- a bushy Old World plant, Glycine max, of the legume family, grown in the U.S., chiefly for forage and soil improvement.
- the seed of this plant, used for food, as a livestock feed, and for a variety of other commercial uses.
Origin of soybean
Dictionary.com Unabridged Based on the Random House Unabridged Dictionary, © Random House, Inc. 2018
Examples from the Web for soybean
Artis just happened to live beside the soybean field where the 11-year-old was found.How the North Carolina GOP Made a Wrongfully Convicted Man a Death Row Scapegoat
September 4, 2014
The soybean program is still underway, and is to end this year.How the USDA Blew Millions on Afghan Soybeans
July 25, 2014
The dogs have been fried in soybean oil until their exterior skin begins to develop a sensuous crunch.The Jersey Shore’s Biggest Weiners Are at Jimmy Buff’s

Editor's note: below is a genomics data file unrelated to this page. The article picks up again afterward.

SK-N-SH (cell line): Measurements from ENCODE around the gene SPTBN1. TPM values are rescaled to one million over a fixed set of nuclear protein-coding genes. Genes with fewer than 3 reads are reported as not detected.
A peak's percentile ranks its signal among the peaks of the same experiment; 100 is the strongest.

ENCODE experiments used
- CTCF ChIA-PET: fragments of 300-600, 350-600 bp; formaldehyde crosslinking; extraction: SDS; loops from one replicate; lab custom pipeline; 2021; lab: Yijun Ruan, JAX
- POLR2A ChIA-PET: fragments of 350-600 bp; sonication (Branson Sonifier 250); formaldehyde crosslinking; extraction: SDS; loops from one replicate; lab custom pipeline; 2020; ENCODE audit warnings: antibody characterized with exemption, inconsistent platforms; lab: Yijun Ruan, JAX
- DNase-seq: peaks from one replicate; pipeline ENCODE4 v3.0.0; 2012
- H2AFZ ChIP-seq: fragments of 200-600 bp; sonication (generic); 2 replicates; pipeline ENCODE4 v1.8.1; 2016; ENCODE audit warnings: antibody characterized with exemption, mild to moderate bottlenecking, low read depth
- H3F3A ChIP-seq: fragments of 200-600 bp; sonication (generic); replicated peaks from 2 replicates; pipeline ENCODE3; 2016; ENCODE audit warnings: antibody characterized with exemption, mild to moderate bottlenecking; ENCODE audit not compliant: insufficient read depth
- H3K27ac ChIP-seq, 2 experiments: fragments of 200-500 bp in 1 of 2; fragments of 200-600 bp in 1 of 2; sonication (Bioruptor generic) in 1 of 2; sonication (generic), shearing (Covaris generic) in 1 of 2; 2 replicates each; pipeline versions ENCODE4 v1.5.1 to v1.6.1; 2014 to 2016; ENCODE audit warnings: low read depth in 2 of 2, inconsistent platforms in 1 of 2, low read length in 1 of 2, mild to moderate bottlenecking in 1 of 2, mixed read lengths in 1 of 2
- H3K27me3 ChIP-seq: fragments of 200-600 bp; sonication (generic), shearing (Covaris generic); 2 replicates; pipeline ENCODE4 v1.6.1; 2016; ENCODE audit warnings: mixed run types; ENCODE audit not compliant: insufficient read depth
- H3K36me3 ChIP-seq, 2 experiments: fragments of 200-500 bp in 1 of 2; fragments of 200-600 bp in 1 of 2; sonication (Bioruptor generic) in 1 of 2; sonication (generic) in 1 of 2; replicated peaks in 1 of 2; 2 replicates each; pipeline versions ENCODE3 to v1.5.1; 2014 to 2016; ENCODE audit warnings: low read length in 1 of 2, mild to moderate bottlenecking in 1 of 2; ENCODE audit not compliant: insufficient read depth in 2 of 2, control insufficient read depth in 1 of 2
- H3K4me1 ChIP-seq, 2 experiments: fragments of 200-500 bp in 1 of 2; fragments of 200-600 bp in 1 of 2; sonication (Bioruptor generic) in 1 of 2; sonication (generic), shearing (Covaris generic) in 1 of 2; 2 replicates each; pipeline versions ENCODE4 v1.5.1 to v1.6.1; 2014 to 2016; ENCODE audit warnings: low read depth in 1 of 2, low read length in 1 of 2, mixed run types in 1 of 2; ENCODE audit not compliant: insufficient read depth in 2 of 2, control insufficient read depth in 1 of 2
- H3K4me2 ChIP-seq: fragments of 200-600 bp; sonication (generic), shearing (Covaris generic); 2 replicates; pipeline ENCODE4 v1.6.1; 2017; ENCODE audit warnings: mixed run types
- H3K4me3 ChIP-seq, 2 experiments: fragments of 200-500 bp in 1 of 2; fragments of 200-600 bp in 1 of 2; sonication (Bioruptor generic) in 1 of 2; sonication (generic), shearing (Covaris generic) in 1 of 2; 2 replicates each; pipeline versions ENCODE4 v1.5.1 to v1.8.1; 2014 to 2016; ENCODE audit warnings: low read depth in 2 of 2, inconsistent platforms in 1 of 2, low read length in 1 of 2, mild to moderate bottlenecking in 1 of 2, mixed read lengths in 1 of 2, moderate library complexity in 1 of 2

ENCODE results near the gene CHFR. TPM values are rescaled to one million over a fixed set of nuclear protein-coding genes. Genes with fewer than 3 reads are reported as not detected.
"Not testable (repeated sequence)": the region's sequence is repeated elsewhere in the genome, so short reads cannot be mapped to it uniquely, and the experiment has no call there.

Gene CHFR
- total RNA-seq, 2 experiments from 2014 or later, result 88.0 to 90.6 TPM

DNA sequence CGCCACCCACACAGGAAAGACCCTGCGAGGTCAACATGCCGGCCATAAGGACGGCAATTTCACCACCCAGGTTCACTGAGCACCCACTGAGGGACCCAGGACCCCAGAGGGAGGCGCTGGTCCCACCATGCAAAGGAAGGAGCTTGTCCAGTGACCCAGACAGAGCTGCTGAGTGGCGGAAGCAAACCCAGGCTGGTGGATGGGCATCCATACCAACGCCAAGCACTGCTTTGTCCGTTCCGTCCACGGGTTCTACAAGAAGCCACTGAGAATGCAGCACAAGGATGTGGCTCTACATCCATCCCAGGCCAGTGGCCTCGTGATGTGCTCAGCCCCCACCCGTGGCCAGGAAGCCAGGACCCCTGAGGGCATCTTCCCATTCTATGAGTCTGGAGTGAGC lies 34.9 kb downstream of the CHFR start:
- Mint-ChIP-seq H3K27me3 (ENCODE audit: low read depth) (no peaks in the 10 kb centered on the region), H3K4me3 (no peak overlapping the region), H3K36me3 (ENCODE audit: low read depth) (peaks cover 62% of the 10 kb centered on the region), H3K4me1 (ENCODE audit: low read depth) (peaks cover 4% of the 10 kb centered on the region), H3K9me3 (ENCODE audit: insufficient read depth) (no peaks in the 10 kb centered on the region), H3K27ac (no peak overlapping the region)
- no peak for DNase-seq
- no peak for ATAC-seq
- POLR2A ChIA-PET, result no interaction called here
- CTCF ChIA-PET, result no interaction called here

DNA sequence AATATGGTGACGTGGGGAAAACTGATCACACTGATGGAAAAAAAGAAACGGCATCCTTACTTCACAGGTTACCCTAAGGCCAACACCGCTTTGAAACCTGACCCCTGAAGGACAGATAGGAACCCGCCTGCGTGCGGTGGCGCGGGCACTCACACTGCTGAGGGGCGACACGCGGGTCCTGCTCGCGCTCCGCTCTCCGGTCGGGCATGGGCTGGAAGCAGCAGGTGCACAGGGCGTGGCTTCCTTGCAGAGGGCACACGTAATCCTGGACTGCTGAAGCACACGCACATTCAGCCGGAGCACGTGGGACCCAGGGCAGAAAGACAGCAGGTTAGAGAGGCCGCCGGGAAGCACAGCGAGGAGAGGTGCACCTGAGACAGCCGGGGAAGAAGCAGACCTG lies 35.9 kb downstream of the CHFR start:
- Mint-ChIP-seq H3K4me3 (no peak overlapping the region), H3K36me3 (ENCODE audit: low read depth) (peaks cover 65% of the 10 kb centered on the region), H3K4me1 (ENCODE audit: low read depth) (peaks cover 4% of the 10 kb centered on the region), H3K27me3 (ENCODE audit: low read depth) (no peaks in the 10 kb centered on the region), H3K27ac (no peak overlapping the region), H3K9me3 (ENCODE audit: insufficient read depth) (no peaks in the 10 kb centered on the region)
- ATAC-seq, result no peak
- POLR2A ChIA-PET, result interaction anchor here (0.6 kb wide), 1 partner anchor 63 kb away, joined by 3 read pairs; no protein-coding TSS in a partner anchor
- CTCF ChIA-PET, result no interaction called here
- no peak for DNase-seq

Jane & Michael Stern
June 15, 2014
Nix a couple of soybean subsidies and we could have avoided war and just bought the damn country.Up to a Point: P.J. O’Rourke on SOTU, the Super Bowl and Nukes
P. J. O’Rourke
January 31, 2014
But thanks to its patent, Monsanto controls an estimated 90 percent of the soybean market.Supreme Court Supports Monsanto in Patent Dispute
May 16, 2013
These products are similar to soybean flour but are not so finely ground.Let's Use Soybeans
The cowpea trails on the ground, and carries its bacteria more successfully than the soybean.
In cool latitudes the soybean is recognized as distinctly more profitable, making larger yields of vines and of seed.
Probably the large yield of rich seed is the most important feature of the soybean crop.
The soybean and red clover have greater usefulness in the center of the corn belt.
Word Origin and History for soybean
Online Etymology Dictionary, © 2010 Douglas Harper